Opening up a discussion about whether Orthorexia nervosa is even a REAL eating disorder, is of course opening up the proverbial can of worms. But is it not without it’s merits?
We seem to be on the verge of a society that is imploding in it’s own clean eating, carb counting, cleanse focused, guilt ridden spiral that is constantly confusing people about what is ‘right and wrong’ when it comes to diet and health. People are wrestling with their own conscious about whether they are a good or bad person according to what goes into their mouth.
Is there really a one size fits all answer here? I firmly believe there isn’t right now. Who knows in the future if society merges into a picture perfect image of uniform and conformity – where a sterilised standard of living is not a choice but a call for survival – then maybe that may be the case. Cookie cutter so to speak.
But right now, we live in a society that is bombarded with information, options and pressures to be ‘perfect’. Yet, we are all inherently different. We are each a unique make up of culture, upbringing, education, beliefs and values. Yet, in every single way, we are called to compare ourselves to others.
The majority of us allow ourselves to be convinced of our inadequacy and have a need to constantly strive to aspire to be someone we have deemed as ‘superior’ – often based on the number of followers they have on social media or the air-time their fashion sense grants them.
Healthy eating and making an active effort to look after your body and mind is most definitely a positive thing. If we didn’t place focus on this the result of not doing so, then the results would be rather permanent. Yes – death will do that to you.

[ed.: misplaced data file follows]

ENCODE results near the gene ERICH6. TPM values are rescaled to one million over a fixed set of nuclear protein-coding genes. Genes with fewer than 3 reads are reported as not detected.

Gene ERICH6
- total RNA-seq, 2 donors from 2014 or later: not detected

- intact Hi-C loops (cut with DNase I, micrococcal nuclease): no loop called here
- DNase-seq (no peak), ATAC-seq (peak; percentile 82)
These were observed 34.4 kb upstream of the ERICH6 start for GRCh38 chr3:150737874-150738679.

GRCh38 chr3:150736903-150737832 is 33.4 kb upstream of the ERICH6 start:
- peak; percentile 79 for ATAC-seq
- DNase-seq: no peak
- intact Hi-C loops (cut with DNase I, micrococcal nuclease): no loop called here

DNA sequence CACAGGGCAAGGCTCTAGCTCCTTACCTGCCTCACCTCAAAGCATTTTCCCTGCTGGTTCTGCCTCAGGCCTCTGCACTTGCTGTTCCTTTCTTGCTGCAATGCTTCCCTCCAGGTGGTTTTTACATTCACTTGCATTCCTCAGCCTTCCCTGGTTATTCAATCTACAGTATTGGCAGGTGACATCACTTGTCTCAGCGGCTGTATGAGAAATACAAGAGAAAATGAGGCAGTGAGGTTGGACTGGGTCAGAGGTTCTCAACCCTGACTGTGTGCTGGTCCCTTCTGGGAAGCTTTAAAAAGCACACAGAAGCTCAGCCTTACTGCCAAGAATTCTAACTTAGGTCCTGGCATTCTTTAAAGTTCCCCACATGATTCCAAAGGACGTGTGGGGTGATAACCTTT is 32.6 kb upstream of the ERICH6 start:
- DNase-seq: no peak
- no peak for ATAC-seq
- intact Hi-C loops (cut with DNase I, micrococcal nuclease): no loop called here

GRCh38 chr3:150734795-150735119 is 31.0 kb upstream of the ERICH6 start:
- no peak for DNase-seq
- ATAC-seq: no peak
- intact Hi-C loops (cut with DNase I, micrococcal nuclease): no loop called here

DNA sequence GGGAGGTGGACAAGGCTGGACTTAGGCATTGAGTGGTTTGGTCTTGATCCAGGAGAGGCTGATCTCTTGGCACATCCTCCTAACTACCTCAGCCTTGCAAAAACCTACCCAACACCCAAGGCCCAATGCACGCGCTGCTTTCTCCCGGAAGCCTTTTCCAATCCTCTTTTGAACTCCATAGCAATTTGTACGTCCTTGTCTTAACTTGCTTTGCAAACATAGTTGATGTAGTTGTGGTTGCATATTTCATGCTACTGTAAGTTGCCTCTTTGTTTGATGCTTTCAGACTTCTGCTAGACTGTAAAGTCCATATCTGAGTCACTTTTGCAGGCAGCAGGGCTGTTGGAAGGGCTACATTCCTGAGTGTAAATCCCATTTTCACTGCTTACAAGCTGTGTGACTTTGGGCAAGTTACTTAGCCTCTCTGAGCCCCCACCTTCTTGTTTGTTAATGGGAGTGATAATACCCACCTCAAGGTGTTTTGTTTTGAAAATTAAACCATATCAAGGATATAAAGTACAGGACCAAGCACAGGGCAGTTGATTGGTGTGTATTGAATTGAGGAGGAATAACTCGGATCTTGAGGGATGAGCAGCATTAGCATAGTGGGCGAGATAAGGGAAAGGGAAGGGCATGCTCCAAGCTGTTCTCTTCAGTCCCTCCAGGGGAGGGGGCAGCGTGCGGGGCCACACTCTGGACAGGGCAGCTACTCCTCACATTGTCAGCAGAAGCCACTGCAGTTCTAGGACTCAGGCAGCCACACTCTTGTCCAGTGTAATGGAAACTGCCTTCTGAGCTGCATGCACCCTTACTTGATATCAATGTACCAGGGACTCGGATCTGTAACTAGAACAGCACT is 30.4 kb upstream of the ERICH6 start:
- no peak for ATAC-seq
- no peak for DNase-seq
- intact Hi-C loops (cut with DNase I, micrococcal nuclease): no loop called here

Yet, like most things, there are extremes that need to be identified. Discussion about eating disorders and the long reaching impact of the world’s weight loss debacle cannot continue to be dismissed or swept under the rug.
With a generation who will only continue to look online to seek the standard of body image that is deemed to be ‘acceptable’ – there needs to be open discussions and action as to why we would even be considering yet another eating disorder in our midst. This is a discussion with which we cannot simply can’t take the advice of our Frozen friends and simply ‘Let It Go’.
The realisation that in this current moment, you are in fact an Imperfectly Perfect specimen is the kind of messaging we need to be seeking for our current and future generations. Where we educate and not shame. Where we look at each person as the magnificent individual that they are and encourage them to cater their eating, exercise, body image and self appreciation to WHO they are and not some crazy IDEAL that they believe they need to become in order to be PERFECT.
The weight of this struggle that many people are finding themselves caught beneath is not simply that of a number on a set of bathroom scales. It is about quality of life and in some instances, about life or death. Let’s start the discussion and set a standard of self love, acceptance and helping people to become their own best self – rather than shaming them into being an ashamed shadow of who they could be.
*If you or someone you know is struggling with an eating disorder, please reach out to the relevant organisation for professional help, guidance and support:
Australia – Butterfly Foundation for Eating Disorders
United Kingdom – National Centre for Eating Disorders
United States – National Eating Disorders